By: Amanda Nelson, Associate Archivist
“Gravitational collapse” by Hong-Yee Chiu, May 1964
Quasars or quasi-stellar radio sources are the most energetic and distant members of a class of objects called active galactic nuclei (AGN). The first quasars were discovered in the late 1950s and were noted as radio sources with no corresponding visible object. In 1963, Allan Sandage and Thomas A. Matthews published about the definite identification of the radio source 3C 48 with an optical object.
Recently Universe Today’s website published an article discussing how to try to see quasars with a backyard telescope and some additional resources for quasar hunting. In Universe Today’s article, it mentions the first appearance of the term “quasar” was in a Physics Today article from May 1964. This article will be free content for six months and the abstract is available below.
To learn more about quasars and some of the original people who discovered them. See our online oral history interview transcripts and search “quasar” or read one of our four interviews with Allan Sandage from 1974 May 16, 1977 February 8, 1978 May 22 and 23, and 1989 January 11.
Abstract: With the exception of a few supernova remnants which are in our galaxy, most cosmic radio sources are “radio galaxies”. Although flare stars do emit radio waves occasionally, no ordinary stars with strong, steady radio emission have been found. The typical optical power of stars is from 1030 ergs/sec (white dwarfs) to 1038 ergs/sec (super giants). For comparison, the optical power of the sun is 4×1033 ergs/sec. The typical radio power of supernova remnants is around 1036 ergs/sec. For a giant galaxy (containing approximately 1011−1012 stars with a total mass of around 1011⊙, where ⊙ = solar mass = 2×1033 g), the optical power is around 1044 ergs/sec. Radio emission from normal galaxies is generally weaker, the power ranging from 1037−1039 ergs/sec. For certain peculiar galaxies, the so‐called “radio galaxies,” the radio emission rate ranges from 1041−1044.5 ergs/sec.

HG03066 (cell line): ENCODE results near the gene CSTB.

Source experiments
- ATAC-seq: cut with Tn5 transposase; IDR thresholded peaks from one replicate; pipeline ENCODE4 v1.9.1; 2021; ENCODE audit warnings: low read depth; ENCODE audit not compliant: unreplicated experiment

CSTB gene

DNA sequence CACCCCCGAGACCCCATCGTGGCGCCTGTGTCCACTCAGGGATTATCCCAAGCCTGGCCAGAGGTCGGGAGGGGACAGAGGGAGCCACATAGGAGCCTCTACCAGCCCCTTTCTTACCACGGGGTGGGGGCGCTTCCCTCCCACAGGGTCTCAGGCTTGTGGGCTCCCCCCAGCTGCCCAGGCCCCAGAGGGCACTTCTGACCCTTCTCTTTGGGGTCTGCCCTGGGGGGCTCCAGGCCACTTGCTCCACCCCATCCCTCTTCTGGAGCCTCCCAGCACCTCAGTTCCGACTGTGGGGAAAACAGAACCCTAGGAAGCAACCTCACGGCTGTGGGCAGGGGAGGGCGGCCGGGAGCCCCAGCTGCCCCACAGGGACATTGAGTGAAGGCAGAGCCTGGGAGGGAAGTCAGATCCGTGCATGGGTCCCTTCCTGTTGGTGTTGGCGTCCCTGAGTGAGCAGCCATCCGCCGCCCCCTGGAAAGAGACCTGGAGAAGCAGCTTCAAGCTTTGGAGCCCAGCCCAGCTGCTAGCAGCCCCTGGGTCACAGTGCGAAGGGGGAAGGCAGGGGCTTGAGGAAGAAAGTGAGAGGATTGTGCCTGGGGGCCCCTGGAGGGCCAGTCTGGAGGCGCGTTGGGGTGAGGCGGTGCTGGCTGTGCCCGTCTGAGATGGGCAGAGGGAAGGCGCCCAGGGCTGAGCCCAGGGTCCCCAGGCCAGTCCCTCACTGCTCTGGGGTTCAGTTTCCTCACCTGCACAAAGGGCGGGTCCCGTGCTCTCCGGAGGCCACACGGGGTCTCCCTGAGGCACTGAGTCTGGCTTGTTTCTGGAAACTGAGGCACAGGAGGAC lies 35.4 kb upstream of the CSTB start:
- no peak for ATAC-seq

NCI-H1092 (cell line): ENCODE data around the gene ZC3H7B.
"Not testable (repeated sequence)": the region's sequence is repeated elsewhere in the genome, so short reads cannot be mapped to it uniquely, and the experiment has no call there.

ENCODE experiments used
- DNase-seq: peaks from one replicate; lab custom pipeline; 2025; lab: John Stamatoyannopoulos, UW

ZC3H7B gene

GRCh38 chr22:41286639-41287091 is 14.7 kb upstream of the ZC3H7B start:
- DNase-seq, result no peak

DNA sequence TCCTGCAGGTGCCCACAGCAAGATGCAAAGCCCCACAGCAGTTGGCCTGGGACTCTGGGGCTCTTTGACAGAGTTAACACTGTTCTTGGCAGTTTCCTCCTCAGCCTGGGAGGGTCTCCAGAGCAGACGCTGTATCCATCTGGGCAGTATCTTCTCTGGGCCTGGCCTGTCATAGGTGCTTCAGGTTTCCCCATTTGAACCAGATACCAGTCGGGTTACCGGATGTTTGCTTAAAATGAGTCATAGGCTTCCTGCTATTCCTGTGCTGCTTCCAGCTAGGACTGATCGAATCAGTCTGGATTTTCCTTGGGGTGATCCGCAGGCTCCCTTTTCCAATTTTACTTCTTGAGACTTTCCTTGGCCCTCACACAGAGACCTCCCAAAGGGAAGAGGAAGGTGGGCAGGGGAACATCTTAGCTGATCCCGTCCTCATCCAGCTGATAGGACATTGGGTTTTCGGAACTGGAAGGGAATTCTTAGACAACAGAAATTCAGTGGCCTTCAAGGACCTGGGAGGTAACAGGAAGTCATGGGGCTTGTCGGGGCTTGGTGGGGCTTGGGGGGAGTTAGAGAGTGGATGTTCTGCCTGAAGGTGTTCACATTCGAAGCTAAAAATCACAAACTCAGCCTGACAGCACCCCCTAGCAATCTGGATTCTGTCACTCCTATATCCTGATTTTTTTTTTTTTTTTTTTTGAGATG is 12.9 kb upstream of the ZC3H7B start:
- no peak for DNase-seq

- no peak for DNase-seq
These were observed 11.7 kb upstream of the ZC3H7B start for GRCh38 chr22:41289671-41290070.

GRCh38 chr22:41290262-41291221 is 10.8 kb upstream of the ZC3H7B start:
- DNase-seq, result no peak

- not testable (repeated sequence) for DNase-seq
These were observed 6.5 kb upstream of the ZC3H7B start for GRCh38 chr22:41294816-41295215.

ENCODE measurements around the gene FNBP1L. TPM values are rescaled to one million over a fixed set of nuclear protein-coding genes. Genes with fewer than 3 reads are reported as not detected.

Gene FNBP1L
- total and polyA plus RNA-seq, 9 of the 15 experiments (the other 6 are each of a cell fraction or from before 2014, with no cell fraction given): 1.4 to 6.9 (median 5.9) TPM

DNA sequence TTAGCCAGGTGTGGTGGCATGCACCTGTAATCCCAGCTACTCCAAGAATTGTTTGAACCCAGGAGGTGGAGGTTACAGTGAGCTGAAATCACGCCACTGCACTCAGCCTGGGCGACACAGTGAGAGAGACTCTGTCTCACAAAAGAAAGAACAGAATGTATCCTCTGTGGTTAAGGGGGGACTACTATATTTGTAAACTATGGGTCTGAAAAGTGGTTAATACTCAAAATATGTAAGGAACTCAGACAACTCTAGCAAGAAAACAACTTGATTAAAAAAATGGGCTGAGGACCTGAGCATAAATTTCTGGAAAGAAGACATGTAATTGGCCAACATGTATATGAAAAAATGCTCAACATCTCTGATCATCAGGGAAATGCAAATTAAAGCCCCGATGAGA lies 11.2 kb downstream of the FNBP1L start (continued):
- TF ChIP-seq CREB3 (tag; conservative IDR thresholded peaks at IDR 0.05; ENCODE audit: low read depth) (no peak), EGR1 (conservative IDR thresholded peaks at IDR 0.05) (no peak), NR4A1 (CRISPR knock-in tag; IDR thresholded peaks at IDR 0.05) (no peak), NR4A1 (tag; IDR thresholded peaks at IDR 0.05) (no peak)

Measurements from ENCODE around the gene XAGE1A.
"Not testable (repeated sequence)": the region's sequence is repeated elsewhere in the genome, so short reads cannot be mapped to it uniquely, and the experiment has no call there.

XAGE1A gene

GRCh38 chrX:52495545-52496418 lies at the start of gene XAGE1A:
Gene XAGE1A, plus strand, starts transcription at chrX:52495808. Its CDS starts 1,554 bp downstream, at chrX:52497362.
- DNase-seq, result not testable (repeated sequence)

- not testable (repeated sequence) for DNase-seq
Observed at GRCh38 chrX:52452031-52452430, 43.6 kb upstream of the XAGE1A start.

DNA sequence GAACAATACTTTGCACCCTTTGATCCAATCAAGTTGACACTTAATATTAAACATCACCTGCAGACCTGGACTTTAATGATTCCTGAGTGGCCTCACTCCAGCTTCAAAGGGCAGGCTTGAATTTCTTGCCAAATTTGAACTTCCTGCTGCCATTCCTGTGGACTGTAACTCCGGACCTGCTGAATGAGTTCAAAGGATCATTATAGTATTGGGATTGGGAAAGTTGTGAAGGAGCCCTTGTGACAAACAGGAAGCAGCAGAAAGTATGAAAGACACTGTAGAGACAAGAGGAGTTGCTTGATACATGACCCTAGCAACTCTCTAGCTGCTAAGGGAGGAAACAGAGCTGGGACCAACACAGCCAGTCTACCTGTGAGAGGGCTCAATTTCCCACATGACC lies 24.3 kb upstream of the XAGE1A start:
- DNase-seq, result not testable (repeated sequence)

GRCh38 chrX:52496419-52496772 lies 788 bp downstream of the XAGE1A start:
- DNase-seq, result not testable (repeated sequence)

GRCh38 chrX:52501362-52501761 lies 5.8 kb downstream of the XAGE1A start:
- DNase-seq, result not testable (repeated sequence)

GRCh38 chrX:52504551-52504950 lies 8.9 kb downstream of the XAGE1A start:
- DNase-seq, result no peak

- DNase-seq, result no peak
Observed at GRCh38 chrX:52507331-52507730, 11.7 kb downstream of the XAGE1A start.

Quasi‐stellar radio sources, a subject of intense interest since their discovery in 1960, were the central theme of the International Symposium on Gravitational Collapse and Other Topics in Relativistic Astrophysics, held in Dallas, December 16 to 18, 1963. During the meeting, at the request of L. V. Berkner, it was renamed the John F. Kennedy Memorial Symposium. The author of this review of the discussions is a physicist at NASA's Goddard Institute for Space Studies and an adjunct assistant professor at Columbia University.